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ment and Growth of the Game), and his staff coach some 400 kids, all members of


Youth on Course. The facility has the advantage of a short 9-hole course that is perfect for junior development, and is located in a populous area. Between its 18-hole course and its short course, Santa Teresa provides some 7,000 rounds a year to Youth on Course members, the most of any facility in the program. “Youth on Course has definitely


changed the whole climate of golf for juniors in this area,” says Sullivan. “The first year, when it lowered the junior green fee from $15 to $5, we almost instantly went from 20 kids in our junior club to 100. Where we used to get maybe 15 kids for our weekly tournaments, now there are


close to 80 each time. We’ve also seen a lot of kids from the San Jose First Tee come over to join Youth on Course and play.” Sullivan takes particular pride in helping produce high-skill play- ers through instruction and weekly tournaments. “We’ve seen our Youth on Course kids making their high school teams, and some going on to play in college, and a couple have even turned pro,” he says. “But no matter how good they get, just playing is a great experi- ence. If you compete in golf, you make very close friendships, and your love for the game tends to be stronger. Naturally, every course has selfish reasons for developing lifelong golfers. But the main thing I see is more kids becoming better people through the game.” Jim Collins, general manager and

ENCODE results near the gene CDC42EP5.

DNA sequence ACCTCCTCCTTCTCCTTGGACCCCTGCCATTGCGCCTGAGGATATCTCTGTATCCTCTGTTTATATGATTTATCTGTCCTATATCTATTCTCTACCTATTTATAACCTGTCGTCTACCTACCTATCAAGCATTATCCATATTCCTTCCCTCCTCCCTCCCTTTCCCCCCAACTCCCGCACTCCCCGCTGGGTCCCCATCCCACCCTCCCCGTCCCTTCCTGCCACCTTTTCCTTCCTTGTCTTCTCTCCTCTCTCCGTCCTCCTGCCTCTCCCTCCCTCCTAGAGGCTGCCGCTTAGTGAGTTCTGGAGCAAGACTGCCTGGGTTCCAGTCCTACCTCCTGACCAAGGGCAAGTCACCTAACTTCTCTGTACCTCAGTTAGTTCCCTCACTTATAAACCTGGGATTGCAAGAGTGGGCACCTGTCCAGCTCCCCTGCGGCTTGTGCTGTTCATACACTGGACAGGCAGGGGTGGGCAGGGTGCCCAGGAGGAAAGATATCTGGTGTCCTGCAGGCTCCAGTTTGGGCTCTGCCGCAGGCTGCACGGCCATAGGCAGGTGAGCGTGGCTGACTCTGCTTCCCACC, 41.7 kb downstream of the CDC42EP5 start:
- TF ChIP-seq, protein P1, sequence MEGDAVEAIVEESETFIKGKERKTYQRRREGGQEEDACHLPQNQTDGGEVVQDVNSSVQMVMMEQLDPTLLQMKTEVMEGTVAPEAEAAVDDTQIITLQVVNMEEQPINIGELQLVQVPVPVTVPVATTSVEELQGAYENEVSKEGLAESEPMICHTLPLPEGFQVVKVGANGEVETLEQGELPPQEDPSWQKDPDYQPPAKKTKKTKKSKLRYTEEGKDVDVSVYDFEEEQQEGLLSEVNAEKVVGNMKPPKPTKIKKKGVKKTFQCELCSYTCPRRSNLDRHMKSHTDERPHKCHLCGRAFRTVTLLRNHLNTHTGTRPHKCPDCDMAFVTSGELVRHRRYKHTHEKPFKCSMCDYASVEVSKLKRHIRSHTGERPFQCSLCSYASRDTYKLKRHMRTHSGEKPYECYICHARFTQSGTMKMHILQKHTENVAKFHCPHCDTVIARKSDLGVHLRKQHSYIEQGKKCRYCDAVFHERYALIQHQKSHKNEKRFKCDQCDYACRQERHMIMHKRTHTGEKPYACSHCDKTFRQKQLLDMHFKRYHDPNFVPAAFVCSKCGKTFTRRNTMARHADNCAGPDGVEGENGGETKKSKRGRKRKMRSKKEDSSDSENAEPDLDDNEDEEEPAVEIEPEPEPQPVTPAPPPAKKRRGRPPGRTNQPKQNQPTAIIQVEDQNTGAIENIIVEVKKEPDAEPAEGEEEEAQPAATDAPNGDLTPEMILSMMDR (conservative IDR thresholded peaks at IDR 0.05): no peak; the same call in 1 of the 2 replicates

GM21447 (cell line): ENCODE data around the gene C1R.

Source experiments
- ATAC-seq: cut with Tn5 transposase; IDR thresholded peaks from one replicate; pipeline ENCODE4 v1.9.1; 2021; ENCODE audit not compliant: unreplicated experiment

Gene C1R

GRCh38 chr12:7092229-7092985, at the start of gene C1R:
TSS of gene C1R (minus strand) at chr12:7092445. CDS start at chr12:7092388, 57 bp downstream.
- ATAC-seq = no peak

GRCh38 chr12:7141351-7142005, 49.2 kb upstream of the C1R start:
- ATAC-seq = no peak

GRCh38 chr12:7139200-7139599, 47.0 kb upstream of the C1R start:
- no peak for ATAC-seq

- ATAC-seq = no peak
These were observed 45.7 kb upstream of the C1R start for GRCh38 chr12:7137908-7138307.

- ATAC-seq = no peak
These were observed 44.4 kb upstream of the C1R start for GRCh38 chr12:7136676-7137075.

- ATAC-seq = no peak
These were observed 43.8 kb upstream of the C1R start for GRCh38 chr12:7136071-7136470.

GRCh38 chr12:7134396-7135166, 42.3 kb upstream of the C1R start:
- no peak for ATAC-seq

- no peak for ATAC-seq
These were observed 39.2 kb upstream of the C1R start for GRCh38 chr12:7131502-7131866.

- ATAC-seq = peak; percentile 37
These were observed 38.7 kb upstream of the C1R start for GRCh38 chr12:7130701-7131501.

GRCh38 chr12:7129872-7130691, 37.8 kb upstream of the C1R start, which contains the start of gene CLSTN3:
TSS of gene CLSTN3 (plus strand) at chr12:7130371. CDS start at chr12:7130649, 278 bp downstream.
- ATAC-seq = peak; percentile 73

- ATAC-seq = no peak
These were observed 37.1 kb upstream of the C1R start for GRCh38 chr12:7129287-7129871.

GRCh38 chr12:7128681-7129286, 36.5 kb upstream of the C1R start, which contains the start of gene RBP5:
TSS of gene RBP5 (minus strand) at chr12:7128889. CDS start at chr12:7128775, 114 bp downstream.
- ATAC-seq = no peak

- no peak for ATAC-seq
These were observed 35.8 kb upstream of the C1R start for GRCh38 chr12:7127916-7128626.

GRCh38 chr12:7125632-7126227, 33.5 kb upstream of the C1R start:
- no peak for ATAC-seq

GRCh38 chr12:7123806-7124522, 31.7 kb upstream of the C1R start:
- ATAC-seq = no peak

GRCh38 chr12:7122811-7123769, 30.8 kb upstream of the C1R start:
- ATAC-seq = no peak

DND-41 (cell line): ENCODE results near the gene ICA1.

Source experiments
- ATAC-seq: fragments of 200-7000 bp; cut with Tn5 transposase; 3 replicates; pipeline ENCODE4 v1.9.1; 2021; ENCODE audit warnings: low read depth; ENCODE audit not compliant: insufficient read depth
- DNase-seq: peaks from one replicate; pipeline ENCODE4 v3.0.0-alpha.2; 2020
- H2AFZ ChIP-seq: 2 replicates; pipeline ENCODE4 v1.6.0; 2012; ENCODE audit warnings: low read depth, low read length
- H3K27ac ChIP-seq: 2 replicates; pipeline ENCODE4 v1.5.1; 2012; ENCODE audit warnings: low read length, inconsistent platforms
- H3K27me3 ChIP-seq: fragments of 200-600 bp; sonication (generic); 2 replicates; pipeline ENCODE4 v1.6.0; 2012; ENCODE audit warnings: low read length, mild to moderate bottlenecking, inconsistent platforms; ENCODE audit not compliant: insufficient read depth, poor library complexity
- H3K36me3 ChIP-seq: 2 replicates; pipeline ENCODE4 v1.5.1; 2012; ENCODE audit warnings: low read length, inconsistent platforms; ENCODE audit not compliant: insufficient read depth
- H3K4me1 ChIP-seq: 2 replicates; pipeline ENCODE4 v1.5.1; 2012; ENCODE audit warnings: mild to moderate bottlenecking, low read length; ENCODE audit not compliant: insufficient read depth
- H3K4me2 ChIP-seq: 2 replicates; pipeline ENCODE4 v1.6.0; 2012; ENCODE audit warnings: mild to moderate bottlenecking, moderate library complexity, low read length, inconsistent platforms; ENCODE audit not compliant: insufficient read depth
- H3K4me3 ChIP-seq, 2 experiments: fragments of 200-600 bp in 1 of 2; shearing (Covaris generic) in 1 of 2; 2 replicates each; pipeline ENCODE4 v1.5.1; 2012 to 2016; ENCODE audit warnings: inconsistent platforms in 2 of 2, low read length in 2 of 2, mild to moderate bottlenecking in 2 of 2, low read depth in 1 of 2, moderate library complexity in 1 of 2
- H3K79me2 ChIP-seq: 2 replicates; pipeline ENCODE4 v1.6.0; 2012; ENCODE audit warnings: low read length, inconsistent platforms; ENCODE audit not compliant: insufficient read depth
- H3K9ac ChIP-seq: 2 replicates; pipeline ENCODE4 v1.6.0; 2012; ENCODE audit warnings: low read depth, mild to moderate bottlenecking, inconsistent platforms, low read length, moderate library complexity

PGA professional at San Ramon GC, where more than 2,000 rounds a year funded by Youth on Course are played, has a similar message. “I look at what Youth on Course


provides—kids playing a great game in a nice environment where their parents know they’re safe, the whole deal helping the courses and growing the game—it’s a beautiful thing.” The internship component of Youth


on Course, which provides paid jobs for high school students at participating golf courses, is another way to develop future emissaries of the program. “We are proud to be part of mak- ing our industry and the game more diverse by providing some oppor- tunities,” says Tom Smith, general manager at TPC Harding Park, which participates in the internship program and provides Youth on Course rounds on both its courses.


26 / NCGA.ORG / SUMMER 2015


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